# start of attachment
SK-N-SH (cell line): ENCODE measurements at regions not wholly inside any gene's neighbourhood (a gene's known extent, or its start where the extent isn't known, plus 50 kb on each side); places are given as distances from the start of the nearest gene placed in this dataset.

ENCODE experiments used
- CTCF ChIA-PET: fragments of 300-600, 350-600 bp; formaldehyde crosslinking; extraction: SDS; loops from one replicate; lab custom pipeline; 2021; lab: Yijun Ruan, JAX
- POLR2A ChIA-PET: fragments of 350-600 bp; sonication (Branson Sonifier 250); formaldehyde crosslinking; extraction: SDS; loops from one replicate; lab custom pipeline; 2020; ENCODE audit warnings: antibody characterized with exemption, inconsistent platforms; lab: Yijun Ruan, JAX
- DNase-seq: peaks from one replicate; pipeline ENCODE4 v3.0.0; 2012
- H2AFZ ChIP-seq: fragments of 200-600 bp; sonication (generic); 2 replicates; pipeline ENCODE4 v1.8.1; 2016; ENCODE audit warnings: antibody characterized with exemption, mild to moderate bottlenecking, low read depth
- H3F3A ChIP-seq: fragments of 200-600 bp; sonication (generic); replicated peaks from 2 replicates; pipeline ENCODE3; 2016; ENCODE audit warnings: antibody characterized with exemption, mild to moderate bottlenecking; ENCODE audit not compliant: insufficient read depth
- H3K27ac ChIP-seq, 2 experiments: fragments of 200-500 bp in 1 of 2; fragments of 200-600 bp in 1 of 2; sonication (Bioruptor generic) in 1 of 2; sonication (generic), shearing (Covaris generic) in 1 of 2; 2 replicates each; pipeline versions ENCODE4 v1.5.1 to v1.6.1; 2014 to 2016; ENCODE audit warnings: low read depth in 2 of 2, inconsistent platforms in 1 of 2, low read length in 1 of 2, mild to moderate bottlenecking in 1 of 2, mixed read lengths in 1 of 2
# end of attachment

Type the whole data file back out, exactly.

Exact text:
SK-N-SH (cell line): ENCODE measurements at regions not wholly inside any gene's neighbourhood (a gene's known extent, or its start where the extent isn't known, plus 50 kb on each side); places are given as distances from the start of the nearest gene placed in this dataset.

ENCODE experiments used
- CTCF ChIA-PET: fragments of 300-600, 350-600 bp; formaldehyde crosslinking; extraction: SDS; loops from one replicate; lab custom pipeline; 2021; lab: Yijun Ruan, JAX
- POLR2A ChIA-PET: fragments of 350-600 bp; sonication (Branson Sonifier 250); formaldehyde crosslinking; extraction: SDS; loops from one replicate; lab custom pipeline; 2020; ENCODE audit warnings: antibody characterized with exemption, inconsistent platforms; lab: Yijun Ruan, JAX
- DNase-seq: peaks from one replicate; pipeline ENCODE4 v3.0.0; 2012
- H2AFZ ChIP-seq: fragments of 200-600 bp; sonication (generic); 2 replicates; pipeline ENCODE4 v1.8.1; 2016; ENCODE audit warnings: antibody characterized with exemption, mild to moderate bottlenecking, low read depth
- H3F3A ChIP-seq: fragments of 200-600 bp; sonication (generic); replicated peaks from 2 replicates; pipeline ENCODE3; 2016; ENCODE audit warnings: antibody characterized with exemption, mild to moderate bottlenecking; ENCODE audit not compliant: insufficient read depth
- H3K27ac ChIP-seq, 2 experiments: fragments of 200-500 bp in 1 of 2; fragments of 200-600 bp in 1 of 2; sonication (Bioruptor generic) in 1 of 2; sonication (generic), shearing (Covaris generic) in 1 of 2; 2 replicates each; pipeline versions ENCODE4 v1.5.1 to v1.6.1; 2014 to 2016; ENCODE audit warnings: low read depth in 2 of 2, inconsistent platforms in 1 of 2, low read length in 1 of 2, mild to moderate bottlenecking in 1 of 2, mixed read lengths in 1 of 2